With video games, I don't really know that we've seen a lot of directors that grew up with the source material and have a vision based on their passion for that series.

Resident Evil movies are decent, but I sincerely doubt that the director played through all of the games as a kid, practically wetting his pants the first time a dog broke through the window or a giant spider fell from the ceiling.

These types of moments, and an understanding of the setting, the tone, the overall style and essence etc could have led to movies that more accurately depicted the spirit of the source material.

I just look at the first Resident Evil movie and I wonder why the entire thing didn't take place in the mansion. They could try to escape, find out why they can't, and then dig deeper in to this strange and foreboding house.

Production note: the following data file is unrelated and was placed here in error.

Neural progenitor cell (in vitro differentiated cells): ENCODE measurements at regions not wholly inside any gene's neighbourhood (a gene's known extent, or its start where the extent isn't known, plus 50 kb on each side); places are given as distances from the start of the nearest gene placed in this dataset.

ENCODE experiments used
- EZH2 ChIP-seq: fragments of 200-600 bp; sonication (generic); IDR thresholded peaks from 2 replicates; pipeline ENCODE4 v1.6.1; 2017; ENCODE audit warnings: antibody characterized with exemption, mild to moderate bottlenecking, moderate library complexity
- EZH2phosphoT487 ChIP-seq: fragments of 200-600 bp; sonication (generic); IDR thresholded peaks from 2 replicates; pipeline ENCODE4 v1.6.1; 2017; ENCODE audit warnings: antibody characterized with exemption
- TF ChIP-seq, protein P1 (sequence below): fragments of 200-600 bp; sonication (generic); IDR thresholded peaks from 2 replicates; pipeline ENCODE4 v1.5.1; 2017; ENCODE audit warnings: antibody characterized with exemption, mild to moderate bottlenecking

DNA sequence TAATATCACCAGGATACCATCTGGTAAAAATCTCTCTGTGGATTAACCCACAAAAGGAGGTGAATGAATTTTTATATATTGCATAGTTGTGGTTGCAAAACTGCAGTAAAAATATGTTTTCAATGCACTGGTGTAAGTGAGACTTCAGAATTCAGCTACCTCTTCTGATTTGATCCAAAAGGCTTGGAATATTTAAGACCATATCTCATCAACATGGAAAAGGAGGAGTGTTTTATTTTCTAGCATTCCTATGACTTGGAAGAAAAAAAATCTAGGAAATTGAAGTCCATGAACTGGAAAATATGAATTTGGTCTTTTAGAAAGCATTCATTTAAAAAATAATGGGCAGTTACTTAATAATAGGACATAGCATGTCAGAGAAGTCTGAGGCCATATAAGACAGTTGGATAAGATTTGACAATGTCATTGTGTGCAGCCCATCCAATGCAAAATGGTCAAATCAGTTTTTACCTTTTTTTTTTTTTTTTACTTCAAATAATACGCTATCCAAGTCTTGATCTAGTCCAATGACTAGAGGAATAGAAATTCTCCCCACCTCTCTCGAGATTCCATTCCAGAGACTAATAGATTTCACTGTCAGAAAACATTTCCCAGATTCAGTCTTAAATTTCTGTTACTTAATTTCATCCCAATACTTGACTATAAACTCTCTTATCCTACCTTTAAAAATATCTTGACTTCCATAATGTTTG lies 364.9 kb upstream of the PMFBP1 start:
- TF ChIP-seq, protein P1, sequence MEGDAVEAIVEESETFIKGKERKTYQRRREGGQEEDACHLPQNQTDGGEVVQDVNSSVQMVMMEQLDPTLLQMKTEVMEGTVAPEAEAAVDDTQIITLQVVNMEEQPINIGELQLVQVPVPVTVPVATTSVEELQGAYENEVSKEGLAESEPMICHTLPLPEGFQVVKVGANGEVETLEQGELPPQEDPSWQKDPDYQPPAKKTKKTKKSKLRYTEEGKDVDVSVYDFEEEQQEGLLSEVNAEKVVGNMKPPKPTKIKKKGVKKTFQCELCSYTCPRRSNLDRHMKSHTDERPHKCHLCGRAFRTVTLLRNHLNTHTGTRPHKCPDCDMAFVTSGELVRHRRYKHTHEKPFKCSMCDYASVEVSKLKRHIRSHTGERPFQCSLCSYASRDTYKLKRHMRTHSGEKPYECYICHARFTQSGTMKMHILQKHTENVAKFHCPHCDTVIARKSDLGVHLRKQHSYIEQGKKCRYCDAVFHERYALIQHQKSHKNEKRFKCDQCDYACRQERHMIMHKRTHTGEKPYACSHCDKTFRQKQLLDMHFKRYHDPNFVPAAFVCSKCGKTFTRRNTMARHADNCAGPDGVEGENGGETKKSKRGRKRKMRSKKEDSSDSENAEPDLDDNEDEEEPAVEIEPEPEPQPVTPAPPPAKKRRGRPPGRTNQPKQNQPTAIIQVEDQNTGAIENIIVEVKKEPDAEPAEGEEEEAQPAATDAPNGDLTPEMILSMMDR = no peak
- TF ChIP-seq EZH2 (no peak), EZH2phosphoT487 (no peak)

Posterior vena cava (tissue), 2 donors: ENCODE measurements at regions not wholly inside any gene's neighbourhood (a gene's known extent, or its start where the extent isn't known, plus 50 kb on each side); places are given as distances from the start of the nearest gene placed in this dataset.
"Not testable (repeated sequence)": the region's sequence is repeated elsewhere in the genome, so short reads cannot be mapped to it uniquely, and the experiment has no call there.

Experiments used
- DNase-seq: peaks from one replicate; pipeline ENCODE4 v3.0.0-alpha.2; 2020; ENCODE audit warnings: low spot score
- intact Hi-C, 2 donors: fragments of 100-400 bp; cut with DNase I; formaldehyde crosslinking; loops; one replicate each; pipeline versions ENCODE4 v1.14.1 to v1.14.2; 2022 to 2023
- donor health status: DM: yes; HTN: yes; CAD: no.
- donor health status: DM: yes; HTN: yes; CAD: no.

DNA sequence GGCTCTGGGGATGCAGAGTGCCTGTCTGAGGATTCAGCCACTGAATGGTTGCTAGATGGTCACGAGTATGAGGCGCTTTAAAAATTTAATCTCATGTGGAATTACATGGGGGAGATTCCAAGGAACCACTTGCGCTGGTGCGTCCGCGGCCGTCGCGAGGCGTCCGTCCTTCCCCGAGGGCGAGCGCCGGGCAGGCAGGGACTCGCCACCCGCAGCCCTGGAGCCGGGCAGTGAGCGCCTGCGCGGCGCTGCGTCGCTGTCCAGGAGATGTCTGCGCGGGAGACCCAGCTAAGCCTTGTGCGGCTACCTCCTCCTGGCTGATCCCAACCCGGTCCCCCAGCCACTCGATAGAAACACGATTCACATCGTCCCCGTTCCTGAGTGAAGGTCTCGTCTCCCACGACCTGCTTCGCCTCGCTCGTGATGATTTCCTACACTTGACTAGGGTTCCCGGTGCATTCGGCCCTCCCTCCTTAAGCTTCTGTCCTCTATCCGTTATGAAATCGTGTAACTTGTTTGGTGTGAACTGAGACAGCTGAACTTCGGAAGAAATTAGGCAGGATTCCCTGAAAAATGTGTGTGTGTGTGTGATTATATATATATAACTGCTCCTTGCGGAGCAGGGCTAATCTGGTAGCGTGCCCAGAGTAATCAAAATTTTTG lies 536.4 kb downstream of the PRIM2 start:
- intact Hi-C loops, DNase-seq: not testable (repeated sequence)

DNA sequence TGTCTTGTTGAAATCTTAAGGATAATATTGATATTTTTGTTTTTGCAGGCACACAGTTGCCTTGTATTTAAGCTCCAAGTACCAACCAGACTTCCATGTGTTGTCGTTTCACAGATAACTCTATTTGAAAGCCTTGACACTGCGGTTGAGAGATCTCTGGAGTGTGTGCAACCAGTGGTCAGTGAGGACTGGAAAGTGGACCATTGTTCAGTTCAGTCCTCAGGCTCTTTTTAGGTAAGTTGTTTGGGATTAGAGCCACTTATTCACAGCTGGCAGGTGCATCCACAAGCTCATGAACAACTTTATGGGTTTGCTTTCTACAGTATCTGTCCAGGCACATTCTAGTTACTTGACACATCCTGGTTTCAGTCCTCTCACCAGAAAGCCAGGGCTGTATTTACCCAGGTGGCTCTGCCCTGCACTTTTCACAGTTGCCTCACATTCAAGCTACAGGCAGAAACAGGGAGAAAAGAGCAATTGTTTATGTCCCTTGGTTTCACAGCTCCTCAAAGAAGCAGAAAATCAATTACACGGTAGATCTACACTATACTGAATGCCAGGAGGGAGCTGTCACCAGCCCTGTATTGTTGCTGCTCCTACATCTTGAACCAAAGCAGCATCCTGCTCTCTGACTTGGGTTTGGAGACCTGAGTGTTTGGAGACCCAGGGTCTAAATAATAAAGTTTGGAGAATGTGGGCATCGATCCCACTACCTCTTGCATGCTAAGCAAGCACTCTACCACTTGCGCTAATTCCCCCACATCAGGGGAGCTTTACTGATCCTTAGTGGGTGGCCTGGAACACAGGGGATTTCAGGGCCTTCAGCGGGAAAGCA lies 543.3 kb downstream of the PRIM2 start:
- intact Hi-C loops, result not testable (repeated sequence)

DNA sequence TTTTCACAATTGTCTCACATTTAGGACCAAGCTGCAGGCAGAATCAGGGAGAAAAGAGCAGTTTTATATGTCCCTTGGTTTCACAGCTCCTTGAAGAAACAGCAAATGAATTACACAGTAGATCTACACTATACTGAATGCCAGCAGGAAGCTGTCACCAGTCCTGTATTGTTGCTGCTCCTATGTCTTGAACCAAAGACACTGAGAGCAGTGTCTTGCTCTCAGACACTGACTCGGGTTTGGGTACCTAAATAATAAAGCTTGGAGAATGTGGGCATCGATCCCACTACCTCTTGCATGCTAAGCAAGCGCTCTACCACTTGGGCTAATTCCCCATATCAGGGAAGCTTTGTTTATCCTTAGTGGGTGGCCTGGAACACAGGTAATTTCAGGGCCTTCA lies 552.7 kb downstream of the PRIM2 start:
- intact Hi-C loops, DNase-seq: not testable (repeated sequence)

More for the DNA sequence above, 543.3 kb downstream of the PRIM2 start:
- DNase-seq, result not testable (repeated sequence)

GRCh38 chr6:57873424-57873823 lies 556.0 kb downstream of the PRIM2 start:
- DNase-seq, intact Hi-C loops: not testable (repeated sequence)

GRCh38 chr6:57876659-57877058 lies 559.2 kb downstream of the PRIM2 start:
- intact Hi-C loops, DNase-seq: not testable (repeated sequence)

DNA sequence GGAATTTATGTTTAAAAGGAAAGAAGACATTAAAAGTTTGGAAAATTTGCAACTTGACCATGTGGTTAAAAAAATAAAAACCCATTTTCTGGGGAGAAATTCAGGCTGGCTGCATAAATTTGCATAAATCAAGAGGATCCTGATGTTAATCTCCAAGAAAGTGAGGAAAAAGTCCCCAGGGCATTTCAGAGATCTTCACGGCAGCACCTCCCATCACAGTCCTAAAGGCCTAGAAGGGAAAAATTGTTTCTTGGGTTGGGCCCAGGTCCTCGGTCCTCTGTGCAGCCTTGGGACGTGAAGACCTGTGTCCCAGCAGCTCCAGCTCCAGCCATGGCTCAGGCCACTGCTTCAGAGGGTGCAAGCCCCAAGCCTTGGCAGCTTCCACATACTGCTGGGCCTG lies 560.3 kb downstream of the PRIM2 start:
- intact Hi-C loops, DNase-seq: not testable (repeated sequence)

They could split up, nervously explore the rooms, the surrounding garden, the attic and basement etc, finding a puzzle to solve here, a mystery revealed there, a scare around each corner etc as the protagonists are slowly cut off from one another, killed off, but they frantically pushed on until they ultimately find out what happened.

Resident Evil had a creepy atmosphere and a "oh God, what's going to happen next" feel to it that the movies have never tried to depict. The first game is survival horror with a good dose of mystery, not stylized action and slow motion bullets.

Again, it goes to an understanding of the source material and how to cull the best parts of it that would translate in to a movie that fans will appreciate, but the masses will still enjoy, rather than simply taking some ideas from the game like skinless dogs, the virus name, some character names and slapping a franchise title on it.

This goes to several other game movies as well. Some of them either just rip stuff from the games at random (the Dead or Alive movie apparently needed to have a random volleyball match thrown in).

Or they try so hard to make the movie look like the game (Tekken, Mortal Kombat: Annihilation, Hitman, Bloodrayne etc) that they ignore the parts that make the universe compelling to begin with, or the parts that could be pulled to make for a compelling movie.